The reverse of the inlays continued to be used for the tracklistings, still for a while headed 'Track 1' and 'Track 2'. UK and international (1E) catalogue numbers were moved to this section in 1970. Totally superfluous 'matrix numbers' were even allocated to each side (on this example 'T-SSL 5018A' and 'B'). These really meant nothing, because with cassettes both sides are duplicated at once from a single master tape, containing Sides A and B in parallel (in exactly the same arrangement as on the finished cassettes themselves).

Nearly all EMI tapes featured the black box 'EMI' logo introduced by the company in late 1967 plus a second black box 'label' logo underneath (right) - either Parlophone, Columbia, HMV, Stateside, Tamla Motown or Harvest. However sometimes earlier versions of the logos were used (including the earlier 'oval world' EMI logo), and on occasions no logo at all would be present - which could possibly be put down to a lack of sufficient quantities of letterpress blocks for the graphics. Remember that for as many copies of these as were required, they would have to be recast as a piece of metalwork, with of course an associated cost involved.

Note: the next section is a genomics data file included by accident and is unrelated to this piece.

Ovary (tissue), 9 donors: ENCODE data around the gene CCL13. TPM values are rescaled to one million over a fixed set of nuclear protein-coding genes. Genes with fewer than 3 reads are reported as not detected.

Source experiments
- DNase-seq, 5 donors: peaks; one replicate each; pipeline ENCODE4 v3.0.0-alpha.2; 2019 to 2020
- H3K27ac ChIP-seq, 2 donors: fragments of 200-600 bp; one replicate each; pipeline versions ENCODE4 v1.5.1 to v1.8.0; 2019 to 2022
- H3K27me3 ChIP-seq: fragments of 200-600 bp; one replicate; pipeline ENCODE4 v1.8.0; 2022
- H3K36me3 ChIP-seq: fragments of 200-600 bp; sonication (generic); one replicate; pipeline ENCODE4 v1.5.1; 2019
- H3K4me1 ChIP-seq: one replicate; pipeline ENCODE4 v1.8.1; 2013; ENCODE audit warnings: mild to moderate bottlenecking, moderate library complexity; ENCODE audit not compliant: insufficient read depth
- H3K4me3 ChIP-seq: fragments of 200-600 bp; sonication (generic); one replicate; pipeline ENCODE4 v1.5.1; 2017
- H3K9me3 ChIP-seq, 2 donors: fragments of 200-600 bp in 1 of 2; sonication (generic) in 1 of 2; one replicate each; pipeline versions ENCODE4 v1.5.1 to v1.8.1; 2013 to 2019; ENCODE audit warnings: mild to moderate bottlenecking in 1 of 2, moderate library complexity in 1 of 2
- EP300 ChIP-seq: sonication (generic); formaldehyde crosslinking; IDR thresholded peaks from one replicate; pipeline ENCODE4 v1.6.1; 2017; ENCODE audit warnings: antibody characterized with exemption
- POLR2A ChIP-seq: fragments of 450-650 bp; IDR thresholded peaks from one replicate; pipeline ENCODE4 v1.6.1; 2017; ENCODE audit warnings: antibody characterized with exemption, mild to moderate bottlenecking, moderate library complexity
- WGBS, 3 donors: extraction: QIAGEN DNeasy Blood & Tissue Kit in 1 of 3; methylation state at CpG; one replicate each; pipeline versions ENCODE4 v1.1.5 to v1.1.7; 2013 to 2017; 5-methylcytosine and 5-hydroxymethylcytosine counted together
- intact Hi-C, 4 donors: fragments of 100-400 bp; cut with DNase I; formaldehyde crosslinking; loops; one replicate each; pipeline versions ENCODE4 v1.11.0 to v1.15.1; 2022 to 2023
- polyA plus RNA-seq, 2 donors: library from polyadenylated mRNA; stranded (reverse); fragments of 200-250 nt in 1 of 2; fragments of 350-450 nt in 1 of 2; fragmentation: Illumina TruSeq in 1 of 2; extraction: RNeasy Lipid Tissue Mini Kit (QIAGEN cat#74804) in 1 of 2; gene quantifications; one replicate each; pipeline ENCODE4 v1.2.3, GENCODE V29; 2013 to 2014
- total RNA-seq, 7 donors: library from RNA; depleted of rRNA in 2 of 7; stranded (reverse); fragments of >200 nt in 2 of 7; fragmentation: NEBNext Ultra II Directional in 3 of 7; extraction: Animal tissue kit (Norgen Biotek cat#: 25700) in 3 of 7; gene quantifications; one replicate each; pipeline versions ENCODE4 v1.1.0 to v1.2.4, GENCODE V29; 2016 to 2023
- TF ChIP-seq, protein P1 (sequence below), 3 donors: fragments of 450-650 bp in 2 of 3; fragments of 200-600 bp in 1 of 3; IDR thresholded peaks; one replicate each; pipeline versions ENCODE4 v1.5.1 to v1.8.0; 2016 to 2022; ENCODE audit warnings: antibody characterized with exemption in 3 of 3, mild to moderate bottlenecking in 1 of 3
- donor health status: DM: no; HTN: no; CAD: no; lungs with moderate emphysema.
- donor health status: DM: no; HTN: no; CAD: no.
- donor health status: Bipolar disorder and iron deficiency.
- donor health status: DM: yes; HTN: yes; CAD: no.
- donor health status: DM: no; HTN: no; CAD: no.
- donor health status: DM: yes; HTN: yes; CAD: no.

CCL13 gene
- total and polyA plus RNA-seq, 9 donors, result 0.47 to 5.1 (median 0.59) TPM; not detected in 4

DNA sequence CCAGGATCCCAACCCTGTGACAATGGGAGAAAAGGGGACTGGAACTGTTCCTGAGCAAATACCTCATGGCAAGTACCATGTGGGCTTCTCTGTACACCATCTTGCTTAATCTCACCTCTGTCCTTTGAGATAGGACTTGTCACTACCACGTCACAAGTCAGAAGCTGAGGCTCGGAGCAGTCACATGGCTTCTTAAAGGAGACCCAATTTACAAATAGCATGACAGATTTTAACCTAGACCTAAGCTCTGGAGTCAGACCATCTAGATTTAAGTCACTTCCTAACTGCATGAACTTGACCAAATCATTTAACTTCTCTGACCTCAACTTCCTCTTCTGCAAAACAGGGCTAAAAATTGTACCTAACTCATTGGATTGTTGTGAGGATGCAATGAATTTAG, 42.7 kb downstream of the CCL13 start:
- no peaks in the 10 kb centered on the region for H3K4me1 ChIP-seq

Cataloguing and dating

The advertising space was made 'genre-specific', as can been seen from this Deep Purple example - from the days when the phrase "Heavy Metal" hadn't quite entered popular lexicon. Purple's Concerto perhaps didn't belong quite in that category though.

Interestingly, the vinyl album starts with "Speed King" and indeed although it appears here on tape at the start of 'Track 2', the so-called matrix number shown is T-SHVL 777A, whereas the 'Track 1' matrix number is T-SHVL 777B, perhaps indicating that the sides were originally intended to be juxtaposed.

  Forward to October 1971

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